Wednesday, June 30, 2010

What Would Keith Richards Do?

On God:  "You never know what the sound's gonna be like in those stadiums. You're relying on God, who joins the band every night in one form or another."

Friday, June 25, 2010

What Would Keith Richards Do?

On Inspirations and Influences:
"'A-wop-bop-a-loo-bop, a lop-bam-boom.' For me, the world then went from black-and-white to Technicolor. Just like that - there it is! That's as concise as I can put it. It's the best bit of English I've ever heard."

Sizzling Sixteen (Stephanie Plum Series #16)

By Janet Evanovich
Published June 2010 by St. Martin's Press  
309 pages
ISBN 9780312383305
From my personal library
Rating - 4 Really liked this one

Read this in approximately 24 hours and really enjoyed it. The last couple of installments in this series seemed to be lacking and increasingly preposterous. With Sizzling Sixteen Ms. Evanovich is back in good form. That's not to say there's no preposterousnous (that can't be a word) here.
Stephanie Plum is up to her neck in crocodiles, of course, except in this case it's an alligator.
Steph has inherited a lucky bottle from her Uncle Pip and spends the rest of the book trying to decide if it's good luck or bad luck. We all know the sorts of situations she gets into so the bottle couldn't possibly be good luck. On the other hand, she always manages to pull it out in the end so maybe that's the good part. Steph really needs some mega-good luck in this one. Her cousin Vinnie, owner of the bail bonds office and her boss, is missing. Vinnie has been kidnapped on account of owing oodles of money to his bookie. Steph attempts to hunt down a couple of regular skips with predictable results but spends most of this book trying to rescue Vinnie and pay his ransom. She enlists the help of Connie, the bail bonds office manager, who is really good with stink bombs, and Lula, file clerk, former 'ho and Steph's right-hand woman, who is really good with doughnuts.
Ranger, mystery stud, and Joe Morelli, unmysterious stud, reprise their roles here as well. Ranger plays a larger role in this novel and is atypically loquacious for him. This is a surprise and there is a bigger surprise in store on this subject. As for Morelli, he does his usual thing, shows up right after one of Steph's escapades to check on her. Can anyone count the number of destroyed vehicles in her wake? I am left wondering how long Ms. Evanovich can keep up the tension between Steph and these two men. 
In the end, rescue comes from odd and unexpected places and we find out what's up with that lucky bottle.

BONUS!! Exciting news for Stephanie Plum fans! One For the Money, the first book in the series, is being made into a movie starring Katherine Heigel. Of course, the fun is over for all of you (and this includes me) who were making a game of casting the movie...

Thursday, June 24, 2010

What Would Keith Richards Do?

On Fashion and Style: 

"I love books ... a well-dressed mind!"

How To Talk To A Widower

Jonathan Tropper
Bantam Dell A Division of Random House, Inc.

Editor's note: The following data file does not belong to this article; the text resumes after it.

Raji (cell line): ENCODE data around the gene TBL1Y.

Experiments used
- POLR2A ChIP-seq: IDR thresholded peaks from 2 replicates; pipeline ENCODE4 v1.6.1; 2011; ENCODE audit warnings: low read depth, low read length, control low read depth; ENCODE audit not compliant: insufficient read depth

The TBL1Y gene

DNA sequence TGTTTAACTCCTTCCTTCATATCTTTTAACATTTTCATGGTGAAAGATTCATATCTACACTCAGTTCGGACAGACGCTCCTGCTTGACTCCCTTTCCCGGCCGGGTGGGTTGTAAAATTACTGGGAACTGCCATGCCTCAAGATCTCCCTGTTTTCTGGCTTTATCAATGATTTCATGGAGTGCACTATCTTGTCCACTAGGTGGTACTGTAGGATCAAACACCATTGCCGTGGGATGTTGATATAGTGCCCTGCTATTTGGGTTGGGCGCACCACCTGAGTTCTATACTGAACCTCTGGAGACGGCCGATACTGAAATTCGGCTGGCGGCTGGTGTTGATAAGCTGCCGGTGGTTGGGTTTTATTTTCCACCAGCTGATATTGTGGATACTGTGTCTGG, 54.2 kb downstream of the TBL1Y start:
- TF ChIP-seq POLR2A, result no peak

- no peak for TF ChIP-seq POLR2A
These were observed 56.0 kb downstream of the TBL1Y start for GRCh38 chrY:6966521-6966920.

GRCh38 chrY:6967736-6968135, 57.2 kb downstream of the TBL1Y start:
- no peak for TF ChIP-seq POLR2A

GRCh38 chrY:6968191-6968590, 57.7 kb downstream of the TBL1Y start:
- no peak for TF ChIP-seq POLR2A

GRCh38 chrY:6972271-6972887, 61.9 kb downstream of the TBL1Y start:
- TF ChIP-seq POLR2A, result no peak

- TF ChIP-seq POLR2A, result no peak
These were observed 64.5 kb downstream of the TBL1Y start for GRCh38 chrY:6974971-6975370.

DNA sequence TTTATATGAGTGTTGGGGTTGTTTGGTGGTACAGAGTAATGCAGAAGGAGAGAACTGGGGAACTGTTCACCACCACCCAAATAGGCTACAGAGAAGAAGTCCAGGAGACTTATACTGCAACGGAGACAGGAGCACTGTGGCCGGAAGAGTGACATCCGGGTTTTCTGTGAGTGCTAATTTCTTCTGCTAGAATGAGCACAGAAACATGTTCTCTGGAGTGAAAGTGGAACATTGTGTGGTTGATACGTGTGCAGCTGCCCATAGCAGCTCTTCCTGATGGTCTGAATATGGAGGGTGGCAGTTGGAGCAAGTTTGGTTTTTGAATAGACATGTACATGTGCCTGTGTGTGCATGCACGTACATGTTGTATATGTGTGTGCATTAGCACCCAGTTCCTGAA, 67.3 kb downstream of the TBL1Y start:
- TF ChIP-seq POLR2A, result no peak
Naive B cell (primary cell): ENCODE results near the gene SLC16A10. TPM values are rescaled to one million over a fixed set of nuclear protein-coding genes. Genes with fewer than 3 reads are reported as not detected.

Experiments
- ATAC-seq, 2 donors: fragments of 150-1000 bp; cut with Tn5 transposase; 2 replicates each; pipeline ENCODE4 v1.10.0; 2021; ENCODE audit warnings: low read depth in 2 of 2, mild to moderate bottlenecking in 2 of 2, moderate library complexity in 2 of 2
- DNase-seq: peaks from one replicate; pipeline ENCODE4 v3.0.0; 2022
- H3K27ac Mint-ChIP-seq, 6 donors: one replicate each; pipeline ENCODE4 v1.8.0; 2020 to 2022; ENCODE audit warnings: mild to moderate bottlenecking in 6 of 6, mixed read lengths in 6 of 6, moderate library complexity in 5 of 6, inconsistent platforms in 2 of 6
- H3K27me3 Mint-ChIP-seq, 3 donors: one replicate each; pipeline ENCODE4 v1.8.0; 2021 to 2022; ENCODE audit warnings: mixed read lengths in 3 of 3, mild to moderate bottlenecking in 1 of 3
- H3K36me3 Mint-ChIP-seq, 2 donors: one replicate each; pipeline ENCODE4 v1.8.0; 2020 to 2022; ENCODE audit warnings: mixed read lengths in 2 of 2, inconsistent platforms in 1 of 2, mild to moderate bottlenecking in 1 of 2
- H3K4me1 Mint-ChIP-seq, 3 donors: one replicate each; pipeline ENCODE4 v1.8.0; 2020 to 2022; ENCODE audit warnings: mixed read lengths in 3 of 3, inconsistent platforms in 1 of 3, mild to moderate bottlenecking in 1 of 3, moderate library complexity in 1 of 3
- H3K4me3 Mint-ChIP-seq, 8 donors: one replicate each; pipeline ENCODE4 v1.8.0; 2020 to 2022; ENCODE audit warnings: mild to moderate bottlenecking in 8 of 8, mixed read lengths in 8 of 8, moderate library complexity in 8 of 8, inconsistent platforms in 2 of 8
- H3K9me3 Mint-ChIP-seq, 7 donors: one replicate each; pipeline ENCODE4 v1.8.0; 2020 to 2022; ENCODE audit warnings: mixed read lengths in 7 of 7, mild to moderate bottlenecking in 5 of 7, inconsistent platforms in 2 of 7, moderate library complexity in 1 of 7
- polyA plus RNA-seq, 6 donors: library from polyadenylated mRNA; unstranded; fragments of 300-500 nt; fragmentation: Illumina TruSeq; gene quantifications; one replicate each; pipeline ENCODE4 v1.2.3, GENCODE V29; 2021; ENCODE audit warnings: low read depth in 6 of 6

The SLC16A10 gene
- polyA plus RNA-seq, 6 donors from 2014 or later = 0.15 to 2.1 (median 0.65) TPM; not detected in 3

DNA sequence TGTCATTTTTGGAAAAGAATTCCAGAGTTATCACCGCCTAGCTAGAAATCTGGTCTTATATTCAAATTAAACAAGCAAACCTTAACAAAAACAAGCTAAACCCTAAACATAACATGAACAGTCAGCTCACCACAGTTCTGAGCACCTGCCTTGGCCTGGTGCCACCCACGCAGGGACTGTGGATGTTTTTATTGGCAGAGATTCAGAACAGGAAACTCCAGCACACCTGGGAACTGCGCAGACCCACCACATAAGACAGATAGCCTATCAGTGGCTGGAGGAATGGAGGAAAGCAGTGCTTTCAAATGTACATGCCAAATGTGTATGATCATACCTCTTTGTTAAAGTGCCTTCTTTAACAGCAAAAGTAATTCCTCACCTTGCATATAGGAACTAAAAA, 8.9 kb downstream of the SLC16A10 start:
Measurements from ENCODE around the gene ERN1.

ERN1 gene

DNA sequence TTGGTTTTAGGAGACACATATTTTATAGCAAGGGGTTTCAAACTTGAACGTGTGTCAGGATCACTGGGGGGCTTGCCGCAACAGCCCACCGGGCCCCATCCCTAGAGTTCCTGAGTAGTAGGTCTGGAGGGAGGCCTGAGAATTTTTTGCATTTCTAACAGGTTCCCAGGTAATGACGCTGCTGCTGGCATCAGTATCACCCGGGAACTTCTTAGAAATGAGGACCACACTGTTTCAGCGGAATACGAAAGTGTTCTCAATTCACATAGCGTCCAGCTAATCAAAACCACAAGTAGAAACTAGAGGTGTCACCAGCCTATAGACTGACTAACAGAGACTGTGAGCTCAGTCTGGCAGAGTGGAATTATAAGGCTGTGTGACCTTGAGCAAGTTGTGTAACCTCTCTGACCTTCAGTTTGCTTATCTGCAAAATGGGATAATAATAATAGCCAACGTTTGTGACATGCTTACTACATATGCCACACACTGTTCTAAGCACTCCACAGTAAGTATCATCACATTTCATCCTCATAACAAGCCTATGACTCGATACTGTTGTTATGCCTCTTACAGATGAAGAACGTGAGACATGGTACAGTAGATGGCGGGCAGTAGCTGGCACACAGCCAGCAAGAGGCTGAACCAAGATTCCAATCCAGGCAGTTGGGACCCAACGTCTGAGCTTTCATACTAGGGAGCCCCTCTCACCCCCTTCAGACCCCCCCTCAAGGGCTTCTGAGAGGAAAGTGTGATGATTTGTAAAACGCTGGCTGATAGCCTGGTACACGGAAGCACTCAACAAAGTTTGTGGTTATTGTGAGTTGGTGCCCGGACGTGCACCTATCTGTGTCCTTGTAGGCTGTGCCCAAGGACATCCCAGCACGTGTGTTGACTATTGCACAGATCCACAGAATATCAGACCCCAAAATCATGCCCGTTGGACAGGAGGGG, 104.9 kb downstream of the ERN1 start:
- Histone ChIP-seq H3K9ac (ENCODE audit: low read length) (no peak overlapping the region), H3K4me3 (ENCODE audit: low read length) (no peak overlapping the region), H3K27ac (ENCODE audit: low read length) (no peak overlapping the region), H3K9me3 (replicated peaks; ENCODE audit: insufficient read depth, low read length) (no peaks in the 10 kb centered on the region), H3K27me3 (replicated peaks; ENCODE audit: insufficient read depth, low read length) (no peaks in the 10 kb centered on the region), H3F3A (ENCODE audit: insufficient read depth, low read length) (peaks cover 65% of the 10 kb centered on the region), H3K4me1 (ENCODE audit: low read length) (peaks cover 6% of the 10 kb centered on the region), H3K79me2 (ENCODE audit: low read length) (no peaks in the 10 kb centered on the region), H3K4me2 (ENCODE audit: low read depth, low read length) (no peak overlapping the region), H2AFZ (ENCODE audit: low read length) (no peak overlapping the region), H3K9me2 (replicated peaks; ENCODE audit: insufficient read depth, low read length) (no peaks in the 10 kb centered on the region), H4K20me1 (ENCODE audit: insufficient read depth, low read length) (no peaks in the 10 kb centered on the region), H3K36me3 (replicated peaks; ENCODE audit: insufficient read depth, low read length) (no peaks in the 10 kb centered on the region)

Published July 2007, 341 pages
ISBN 978-0-385-33891-2
From my personal library
Rating: 4 - Really liked this read

"I had a wife. Her name was Hailey. Now she's gone. And so am I."
This is Doug's mantra. He is 29 years old. He had been married to Hailey for 2 years when she died in a plane crash. Hailey has been dead for a year now and Doug is trying to cope with himself, her house in suburban Westchester and her teenage son Russ, both of which he inherited. He is pretty much making a hash of things. He self-medicates: drinks a lot, smokes a little weed, eats nothing but frozen artery-clogging food and hides from friends and family.
Then one day his twin sister Claire arrives on his lawn and announces her plans to patch him up and push him out into the rest of his life. Doug reluctantly agrees to the plan.
What happens after this is usually hilarious and often bittersweet, involving
Russ, Doug's boss and job, his family, a few blind dates, a wedding and a shooting. But relax, the comedy is not irresponsible or disrespectful. Doug does not suddenly snap out of his depression but evolves realistically over the course of another year. This is a satisfying read. You don't have to work too hard but there's still plenty of substance. It will leave a smile on your face.

Wednesday, June 23, 2010

What Would Keith Richards Do?

"If I choose one, I'll be killing all my other babies."
                    -when asked to name his favorite song

Tuesday, June 22, 2010

What Would Keith Richards Do?

I recently read a book by Jessica Pallington West about Keith ("Keef") Richards, guitarist, songwriter, singer, record producer and co-founder of the Rolling Stones; known to the world as "The Human Riff." The book was mainly a collection of quotes and a timeline of Keith's life and times. As such I didn't think the book lent itself to reviewing. Instead I have decided to post a quote each day featuring the wit and wisdom from one of rock's greatest personalities. 

I have been looking for reasons to do this on my blog and have come up with the following: Keith is a Lord Byron figure. He is a bookworm and collector. Photos of his library have been featured in magazines. He has declared that "... the public library is a great equaliser." Keith has also been known to leave favorite volumes bedside for his guests. I am looking forward to his autobiography, titled "Life," which will be published in October.
Also, I have a serious crush and that, my dears, is all the reason I need. So here we go, our first Keith Richards quote. On Creativity and Invention:

"A painter's got a canvas. The writer's got reams of empty paper. A musician has silence." 

Thursday, June 3, 2010

American Salvage

Stories by Bonnie Jo Campbell                                 
Published 2009 167 pages                                                      
Wayne State University Press Detroit
ISBN 978-0-8143-3412-6
From my personal library
Rating: 3 - Pretty good